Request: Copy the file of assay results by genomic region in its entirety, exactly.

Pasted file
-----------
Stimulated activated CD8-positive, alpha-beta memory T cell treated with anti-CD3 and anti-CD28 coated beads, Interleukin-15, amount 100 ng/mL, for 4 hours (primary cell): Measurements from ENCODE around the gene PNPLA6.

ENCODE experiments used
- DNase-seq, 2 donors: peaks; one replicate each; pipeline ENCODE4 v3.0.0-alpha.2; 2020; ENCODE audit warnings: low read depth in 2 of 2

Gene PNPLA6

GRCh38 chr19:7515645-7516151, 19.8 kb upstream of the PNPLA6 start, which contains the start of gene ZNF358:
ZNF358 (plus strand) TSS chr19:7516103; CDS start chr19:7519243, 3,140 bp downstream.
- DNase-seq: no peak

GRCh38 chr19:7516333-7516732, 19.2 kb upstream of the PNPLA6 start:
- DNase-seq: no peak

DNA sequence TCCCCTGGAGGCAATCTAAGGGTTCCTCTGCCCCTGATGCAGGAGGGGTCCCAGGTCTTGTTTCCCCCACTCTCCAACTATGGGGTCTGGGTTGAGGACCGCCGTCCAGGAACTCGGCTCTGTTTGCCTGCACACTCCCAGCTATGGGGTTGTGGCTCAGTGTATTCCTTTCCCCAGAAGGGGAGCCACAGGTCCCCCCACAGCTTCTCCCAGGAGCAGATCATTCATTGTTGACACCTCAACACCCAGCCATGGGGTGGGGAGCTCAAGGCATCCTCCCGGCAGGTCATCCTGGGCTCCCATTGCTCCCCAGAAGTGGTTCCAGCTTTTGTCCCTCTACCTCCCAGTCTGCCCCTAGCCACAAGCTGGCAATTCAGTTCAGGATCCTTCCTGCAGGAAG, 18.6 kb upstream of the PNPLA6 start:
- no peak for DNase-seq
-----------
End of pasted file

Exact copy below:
Stimulated activated CD8-positive, alpha-beta memory T cell treated with anti-CD3 and anti-CD28 coated beads, Interleukin-15, amount 100 ng/mL, for 4 hours (primary cell): Measurements from ENCODE around the gene PNPLA6.

ENCODE experiments used
- DNase-seq, 2 donors: peaks; one replicate each; pipeline ENCODE4 v3.0.0-alpha.2; 2020; ENCODE audit warnings: low read depth in 2 of 2

Gene PNPLA6

GRCh38 chr19:7515645-7516151, 19.8 kb upstream of the PNPLA6 start, which contains the start of gene ZNF358:
ZNF358 (plus strand) TSS chr19:7516103; CDS start chr19:7519243, 3,140 bp downstream.
- DNase-seq: no peak

GRCh38 chr19:7516333-7516732, 19.2 kb upstream of the PNPLA6 start:
- DNase-seq: no peak

DNA sequence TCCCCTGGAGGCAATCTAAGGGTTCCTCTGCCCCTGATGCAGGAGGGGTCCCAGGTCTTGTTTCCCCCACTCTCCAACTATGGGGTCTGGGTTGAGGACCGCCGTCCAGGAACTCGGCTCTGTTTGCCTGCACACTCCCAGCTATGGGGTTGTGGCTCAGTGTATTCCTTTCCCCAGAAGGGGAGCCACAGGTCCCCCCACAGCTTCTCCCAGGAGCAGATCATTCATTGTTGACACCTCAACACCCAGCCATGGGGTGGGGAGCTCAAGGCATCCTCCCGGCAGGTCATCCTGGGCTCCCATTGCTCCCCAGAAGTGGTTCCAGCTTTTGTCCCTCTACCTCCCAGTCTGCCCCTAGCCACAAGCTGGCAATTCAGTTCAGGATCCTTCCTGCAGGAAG, 18.6 kb upstream of the PNPLA6 start:
- no peak for DNase-seq